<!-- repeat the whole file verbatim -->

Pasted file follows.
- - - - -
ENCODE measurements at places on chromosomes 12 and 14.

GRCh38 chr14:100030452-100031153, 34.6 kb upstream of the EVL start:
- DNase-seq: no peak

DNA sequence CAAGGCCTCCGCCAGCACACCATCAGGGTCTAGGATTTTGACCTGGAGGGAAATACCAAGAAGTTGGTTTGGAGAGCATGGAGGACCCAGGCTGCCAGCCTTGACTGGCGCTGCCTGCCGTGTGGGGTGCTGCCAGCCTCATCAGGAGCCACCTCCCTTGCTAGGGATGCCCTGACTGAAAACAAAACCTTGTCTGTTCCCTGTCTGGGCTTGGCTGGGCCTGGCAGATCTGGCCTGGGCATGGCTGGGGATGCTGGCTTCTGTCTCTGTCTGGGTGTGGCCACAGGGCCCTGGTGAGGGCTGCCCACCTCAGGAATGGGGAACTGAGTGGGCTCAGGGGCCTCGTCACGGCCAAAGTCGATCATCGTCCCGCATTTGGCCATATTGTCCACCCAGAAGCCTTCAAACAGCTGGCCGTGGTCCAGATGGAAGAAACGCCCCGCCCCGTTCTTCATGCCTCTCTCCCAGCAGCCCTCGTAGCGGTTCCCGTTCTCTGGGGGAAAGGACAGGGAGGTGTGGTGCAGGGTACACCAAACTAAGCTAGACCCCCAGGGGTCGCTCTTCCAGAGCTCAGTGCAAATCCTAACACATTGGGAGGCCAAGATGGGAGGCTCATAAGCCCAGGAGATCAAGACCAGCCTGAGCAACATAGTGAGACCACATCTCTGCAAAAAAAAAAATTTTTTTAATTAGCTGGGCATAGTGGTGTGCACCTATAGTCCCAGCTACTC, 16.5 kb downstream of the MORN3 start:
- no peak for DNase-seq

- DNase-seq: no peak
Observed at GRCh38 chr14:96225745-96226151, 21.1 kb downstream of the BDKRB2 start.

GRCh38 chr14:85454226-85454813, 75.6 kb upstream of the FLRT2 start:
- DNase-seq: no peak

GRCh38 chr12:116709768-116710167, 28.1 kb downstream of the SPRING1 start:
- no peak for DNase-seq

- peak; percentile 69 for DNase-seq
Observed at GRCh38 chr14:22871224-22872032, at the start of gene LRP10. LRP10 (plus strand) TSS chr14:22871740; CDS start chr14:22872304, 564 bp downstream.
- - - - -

ENCODE measurements at places on chromosomes 12 and 14.

GRCh38 chr14:100030452-100031153, 34.6 kb upstream of the EVL start:
- DNase-seq: no peak

DNA sequence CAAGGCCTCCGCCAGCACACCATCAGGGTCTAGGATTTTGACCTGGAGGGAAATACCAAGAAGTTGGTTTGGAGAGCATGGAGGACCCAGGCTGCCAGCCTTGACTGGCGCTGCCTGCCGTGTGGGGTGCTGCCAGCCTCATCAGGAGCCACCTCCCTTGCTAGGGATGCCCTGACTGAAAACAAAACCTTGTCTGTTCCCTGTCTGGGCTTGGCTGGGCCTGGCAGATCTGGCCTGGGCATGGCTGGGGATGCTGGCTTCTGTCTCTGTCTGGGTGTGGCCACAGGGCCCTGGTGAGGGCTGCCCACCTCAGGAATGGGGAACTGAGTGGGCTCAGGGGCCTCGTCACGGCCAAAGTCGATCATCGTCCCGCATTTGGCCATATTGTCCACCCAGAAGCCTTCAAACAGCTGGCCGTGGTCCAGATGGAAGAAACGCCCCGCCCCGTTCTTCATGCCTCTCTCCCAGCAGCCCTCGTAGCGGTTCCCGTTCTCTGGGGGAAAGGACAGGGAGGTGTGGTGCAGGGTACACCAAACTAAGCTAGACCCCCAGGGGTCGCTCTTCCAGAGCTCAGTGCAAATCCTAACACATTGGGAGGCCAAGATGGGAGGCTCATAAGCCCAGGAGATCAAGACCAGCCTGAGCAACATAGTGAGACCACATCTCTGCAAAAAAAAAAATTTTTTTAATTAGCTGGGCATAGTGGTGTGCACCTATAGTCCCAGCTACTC, 16.5 kb downstream of the MORN3 start:
- no peak for DNase-seq

- DNase-seq: no peak
Observed at GRCh38 chr14:96225745-96226151, 21.1 kb downstream of the BDKRB2 start.

GRCh38 chr14:85454226-85454813, 75.6 kb upstream of the FLRT2 start:
- DNase-seq: no peak

GRCh38 chr12:116709768-116710167, 28.1 kb downstream of the SPRING1 start:
- no peak for DNase-seq

- peak; percentile 69 for DNase-seq
Observed at GRCh38 chr14:22871224-22872032, at the start of gene LRP10. LRP10 (plus strand) TSS chr14:22871740; CDS start chr14:22872304, 564 bp downstream.